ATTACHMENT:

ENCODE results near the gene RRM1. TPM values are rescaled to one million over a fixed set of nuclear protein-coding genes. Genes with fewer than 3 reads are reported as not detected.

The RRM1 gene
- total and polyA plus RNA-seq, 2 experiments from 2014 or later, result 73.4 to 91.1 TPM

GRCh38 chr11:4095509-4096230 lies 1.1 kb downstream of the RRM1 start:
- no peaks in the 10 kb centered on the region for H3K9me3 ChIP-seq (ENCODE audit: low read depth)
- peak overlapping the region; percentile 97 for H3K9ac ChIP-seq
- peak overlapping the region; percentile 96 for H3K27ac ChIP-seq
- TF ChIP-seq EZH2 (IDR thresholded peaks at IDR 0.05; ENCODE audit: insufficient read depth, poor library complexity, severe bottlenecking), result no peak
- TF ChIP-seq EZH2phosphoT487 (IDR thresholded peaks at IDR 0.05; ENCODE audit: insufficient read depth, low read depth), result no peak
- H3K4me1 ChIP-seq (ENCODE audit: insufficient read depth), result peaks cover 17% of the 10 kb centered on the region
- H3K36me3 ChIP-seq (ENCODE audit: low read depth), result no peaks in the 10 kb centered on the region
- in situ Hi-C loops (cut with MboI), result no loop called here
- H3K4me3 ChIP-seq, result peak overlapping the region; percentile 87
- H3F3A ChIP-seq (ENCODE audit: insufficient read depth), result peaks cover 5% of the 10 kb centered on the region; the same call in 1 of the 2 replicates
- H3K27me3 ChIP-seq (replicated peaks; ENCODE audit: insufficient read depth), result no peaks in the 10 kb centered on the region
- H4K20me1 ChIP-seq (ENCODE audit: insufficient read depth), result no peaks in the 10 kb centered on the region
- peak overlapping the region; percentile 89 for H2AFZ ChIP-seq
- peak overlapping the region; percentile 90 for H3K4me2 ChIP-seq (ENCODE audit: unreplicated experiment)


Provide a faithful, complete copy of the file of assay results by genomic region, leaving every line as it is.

ENCODE results near the gene RRM1. TPM values are rescaled to one million over a fixed set of nuclear protein-coding genes. Genes with fewer than 3 reads are reported as not detected.

The RRM1 gene
- total and polyA plus RNA-seq, 2 experiments from 2014 or later, result 73.4 to 91.1 TPM

GRCh38 chr11:4095509-4096230 lies 1.1 kb downstream of the RRM1 start:
- no peaks in the 10 kb centered on the region for H3K9me3 ChIP-seq (ENCODE audit: low read depth)
- peak overlapping the region; percentile 97 for H3K9ac ChIP-seq
- peak overlapping the region; percentile 96 for H3K27ac ChIP-seq
- TF ChIP-seq EZH2 (IDR thresholded peaks at IDR 0.05; ENCODE audit: insufficient read depth, poor library complexity, severe bottlenecking), result no peak
- TF ChIP-seq EZH2phosphoT487 (IDR thresholded peaks at IDR 0.05; ENCODE audit: insufficient read depth, low read depth), result no peak
- H3K4me1 ChIP-seq (ENCODE audit: insufficient read depth), result peaks cover 17% of the 10 kb centered on the region
- H3K36me3 ChIP-seq (ENCODE audit: low read depth), result no peaks in the 10 kb centered on the region
- in situ Hi-C loops (cut with MboI), result no loop called here
- H3K4me3 ChIP-seq, result peak overlapping the region; percentile 87
- H3F3A ChIP-seq (ENCODE audit: insufficient read depth), result peaks cover 5% of the 10 kb centered on the region; the same call in 1 of the 2 replicates
- H3K27me3 ChIP-seq (replicated peaks; ENCODE audit: insufficient read depth), result no peaks in the 10 kb centered on the region
- H4K20me1 ChIP-seq (ENCODE audit: insufficient read depth), result no peaks in the 10 kb centered on the region
- peak overlapping the region; percentile 89 for H2AFZ ChIP-seq
- peak overlapping the region; percentile 90 for H3K4me2 ChIP-seq (ENCODE audit: unreplicated experiment)